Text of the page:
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History


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History of the LDS Church in Louisiana and in the South

Thanks to Dane Bounds of the Hammond, LA Ward for this information

This chronology was created by Dane Bounds on 17 April 1997 for his seminary class. He used material presented in the Ensign magazine, Sister Mary Nelson's history of the Church in Louisiana, the Southern Saints web site, and from the Church News. It was updated on 22 July 1999, 23 November 2002, and 1 December 2002.

Date Event
14 Jan 1841 A branch of the Church was organized in New Orleans with 34 members with F. B. Jackman as president.
Jan 1841 Two Louisiana saints mailed $10 to the Prophet Joseph Smith, indicating there was a small branch of the Church in New Orleans and requesting that an elder be sent to the area.
28 Mar 1841 Joseph Smith called Elder Harrison Sagers to open the city of New Orleans to the preaching of the gospel at the insistence of a few members there.
Nov 1841 First Presidency made New Orleans the port of entry for LDS emigrants.
1849 New Orleans branch reached 169 members.
1855 The First Presidency discontinued New Orleans as port of entry because of the prevalence of deadly cholera and yellow fever along the Mississippi River. Soon the New Orleans branch disbanded.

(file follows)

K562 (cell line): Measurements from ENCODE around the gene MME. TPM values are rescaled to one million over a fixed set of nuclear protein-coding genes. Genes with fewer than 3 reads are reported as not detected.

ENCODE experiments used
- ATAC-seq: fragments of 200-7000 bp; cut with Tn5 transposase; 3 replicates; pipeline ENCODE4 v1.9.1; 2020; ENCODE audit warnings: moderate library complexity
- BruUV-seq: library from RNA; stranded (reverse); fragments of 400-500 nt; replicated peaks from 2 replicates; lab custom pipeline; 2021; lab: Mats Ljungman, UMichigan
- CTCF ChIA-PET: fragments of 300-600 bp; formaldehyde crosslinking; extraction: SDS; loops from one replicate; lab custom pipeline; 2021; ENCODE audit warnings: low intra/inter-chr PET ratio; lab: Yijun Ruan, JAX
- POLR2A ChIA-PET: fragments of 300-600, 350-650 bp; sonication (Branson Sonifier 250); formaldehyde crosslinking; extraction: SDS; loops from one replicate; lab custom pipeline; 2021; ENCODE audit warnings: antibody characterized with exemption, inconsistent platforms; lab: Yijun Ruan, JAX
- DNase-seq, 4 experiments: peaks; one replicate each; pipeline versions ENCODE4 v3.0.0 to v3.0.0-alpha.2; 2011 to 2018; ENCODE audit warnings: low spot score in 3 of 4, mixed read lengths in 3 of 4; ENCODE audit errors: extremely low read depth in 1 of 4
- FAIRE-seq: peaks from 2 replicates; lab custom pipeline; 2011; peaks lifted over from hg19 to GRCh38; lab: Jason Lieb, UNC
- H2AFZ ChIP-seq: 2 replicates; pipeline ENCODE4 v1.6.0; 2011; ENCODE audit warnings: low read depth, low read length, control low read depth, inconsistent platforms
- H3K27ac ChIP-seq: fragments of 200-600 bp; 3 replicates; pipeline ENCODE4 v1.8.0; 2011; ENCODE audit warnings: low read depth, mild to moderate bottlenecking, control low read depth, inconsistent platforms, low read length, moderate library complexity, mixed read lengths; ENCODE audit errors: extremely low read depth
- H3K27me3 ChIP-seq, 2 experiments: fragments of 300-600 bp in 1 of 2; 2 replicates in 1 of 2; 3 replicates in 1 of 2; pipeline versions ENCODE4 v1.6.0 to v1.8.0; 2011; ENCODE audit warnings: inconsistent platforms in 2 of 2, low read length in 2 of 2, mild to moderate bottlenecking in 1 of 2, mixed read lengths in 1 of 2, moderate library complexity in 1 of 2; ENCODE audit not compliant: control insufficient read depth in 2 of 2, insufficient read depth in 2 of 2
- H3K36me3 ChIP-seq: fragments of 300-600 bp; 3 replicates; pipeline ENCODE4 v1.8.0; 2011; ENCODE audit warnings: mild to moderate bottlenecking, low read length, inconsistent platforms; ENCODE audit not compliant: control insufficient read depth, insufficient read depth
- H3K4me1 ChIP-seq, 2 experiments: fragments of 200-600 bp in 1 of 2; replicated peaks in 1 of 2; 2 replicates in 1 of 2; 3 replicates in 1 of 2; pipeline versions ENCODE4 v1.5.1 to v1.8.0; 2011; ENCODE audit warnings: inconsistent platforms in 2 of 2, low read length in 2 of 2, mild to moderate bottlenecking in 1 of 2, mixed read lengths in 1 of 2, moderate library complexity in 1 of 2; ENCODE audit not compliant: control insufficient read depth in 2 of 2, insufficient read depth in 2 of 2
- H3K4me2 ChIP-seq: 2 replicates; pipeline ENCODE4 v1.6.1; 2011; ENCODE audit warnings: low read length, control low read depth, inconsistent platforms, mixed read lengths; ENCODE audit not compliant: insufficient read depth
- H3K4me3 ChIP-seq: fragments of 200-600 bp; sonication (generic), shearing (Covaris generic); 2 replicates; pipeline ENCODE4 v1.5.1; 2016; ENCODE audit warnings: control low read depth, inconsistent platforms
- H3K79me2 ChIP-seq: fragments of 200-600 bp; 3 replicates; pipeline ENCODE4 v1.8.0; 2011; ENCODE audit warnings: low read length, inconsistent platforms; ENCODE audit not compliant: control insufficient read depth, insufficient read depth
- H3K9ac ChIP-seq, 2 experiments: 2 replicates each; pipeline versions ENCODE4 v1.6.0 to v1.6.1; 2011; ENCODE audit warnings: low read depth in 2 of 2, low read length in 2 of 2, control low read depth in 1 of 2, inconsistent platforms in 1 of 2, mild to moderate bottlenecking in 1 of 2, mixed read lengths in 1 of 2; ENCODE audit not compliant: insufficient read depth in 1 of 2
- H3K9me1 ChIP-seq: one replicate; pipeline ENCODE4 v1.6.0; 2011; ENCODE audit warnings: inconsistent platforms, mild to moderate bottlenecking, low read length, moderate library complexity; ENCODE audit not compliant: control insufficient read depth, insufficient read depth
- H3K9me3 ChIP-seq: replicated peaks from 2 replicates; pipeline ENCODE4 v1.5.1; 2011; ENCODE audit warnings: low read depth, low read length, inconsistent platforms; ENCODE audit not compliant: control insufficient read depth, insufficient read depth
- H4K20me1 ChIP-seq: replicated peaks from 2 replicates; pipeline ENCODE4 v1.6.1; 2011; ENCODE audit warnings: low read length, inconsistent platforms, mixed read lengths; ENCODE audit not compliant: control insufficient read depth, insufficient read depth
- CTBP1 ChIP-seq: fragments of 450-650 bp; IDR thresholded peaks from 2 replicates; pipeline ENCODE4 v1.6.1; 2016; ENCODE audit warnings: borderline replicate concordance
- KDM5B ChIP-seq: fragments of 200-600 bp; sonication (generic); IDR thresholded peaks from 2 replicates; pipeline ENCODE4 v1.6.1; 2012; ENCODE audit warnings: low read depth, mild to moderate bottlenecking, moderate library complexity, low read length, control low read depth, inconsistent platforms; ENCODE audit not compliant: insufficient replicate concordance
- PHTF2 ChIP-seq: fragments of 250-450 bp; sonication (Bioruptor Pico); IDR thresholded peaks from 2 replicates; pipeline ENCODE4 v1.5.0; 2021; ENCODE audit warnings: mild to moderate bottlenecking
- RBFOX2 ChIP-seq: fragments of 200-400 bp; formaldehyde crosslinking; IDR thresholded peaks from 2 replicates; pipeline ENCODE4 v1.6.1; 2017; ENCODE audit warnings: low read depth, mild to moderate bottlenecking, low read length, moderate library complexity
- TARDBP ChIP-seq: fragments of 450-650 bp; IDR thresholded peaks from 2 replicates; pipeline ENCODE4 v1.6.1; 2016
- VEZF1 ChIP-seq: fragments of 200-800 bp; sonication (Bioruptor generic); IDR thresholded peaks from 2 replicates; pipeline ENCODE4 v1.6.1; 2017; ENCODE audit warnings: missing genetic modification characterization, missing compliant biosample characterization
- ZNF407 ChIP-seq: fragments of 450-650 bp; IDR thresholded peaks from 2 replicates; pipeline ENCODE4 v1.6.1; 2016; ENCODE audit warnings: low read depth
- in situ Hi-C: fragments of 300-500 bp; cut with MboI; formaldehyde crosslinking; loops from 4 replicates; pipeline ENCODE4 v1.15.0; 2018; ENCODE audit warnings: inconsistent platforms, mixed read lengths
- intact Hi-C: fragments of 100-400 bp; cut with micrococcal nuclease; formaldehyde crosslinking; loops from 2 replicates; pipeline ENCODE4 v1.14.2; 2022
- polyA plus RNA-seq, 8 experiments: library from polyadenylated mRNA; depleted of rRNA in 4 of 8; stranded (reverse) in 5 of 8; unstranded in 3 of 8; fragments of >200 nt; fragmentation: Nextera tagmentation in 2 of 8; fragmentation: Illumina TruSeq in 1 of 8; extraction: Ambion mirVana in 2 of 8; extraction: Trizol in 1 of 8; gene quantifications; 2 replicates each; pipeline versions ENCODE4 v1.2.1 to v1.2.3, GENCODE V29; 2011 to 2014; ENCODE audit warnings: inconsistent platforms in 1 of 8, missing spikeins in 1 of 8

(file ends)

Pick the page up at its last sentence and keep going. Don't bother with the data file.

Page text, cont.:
11 Aug 1878 Southern States Mission was organized. Although Louisiana was included in its boundaries, no missionaries were sent to the state for 20 years.
late 1895 Six missionaries were sent to Louisiana (the first since before the Civil War).
1897 Missionaries were in all parts of the state. Elders Swenson and Dall were driven from Livingston Parish by a mob led by a Methodist minister.
4 Feb 1899 37 missionaries were serving in Louisiana.
9 Oct 1899 An armed mob of 78 men were kept from hurting Elder Carter by an old lady.
Oct 1900 Louisiana was transferred to the Southwestern States Mission.
1904 Louisiana was transferred to the Central States Mission.
about 1915 A caravan of covered wagons drawn by "jennies" (female donkeys) traveled from Pride to Corleyville area to swell the numbers of the Corleyville branch.
1930 Louisiana became a part of the Texas Mission head quartered in Houston. There were over 1500 members of the Church in Louisiana.
1938 The Louisiana District of the Texas Mission was split into 2 districts.
1943 Because of the war, local members presided over districts and branches.
May 1945 Louisiana became a part of the newly created Texas-Louisiana Mission.
1953 When the Dallas (Texas) Stake was organized, Shreveport branch became the first ward in Louisiana.
19 Jun 1955
  • Louisiana became a part of the newly created Gulf States Mission head quartered in Shreveport.
  • The New Orleans Stake (the fifth stake in the South) was organized with Clive Larson as president and Mark Weede and Clarence Call as counselors. The stake included 17 other wards and branches in Mississippi and Louisiana and a population of 2600 members.
Jan 1958 Shreveport Stake was created.
14 Aug 1966 Another addition to the Hammond meetinghouse was dedicated 14 Aug 1966 by Elder Gordon B. Hinckley.
16 Sep 1967 The first Hammond seminary class met at 6:30 a.m.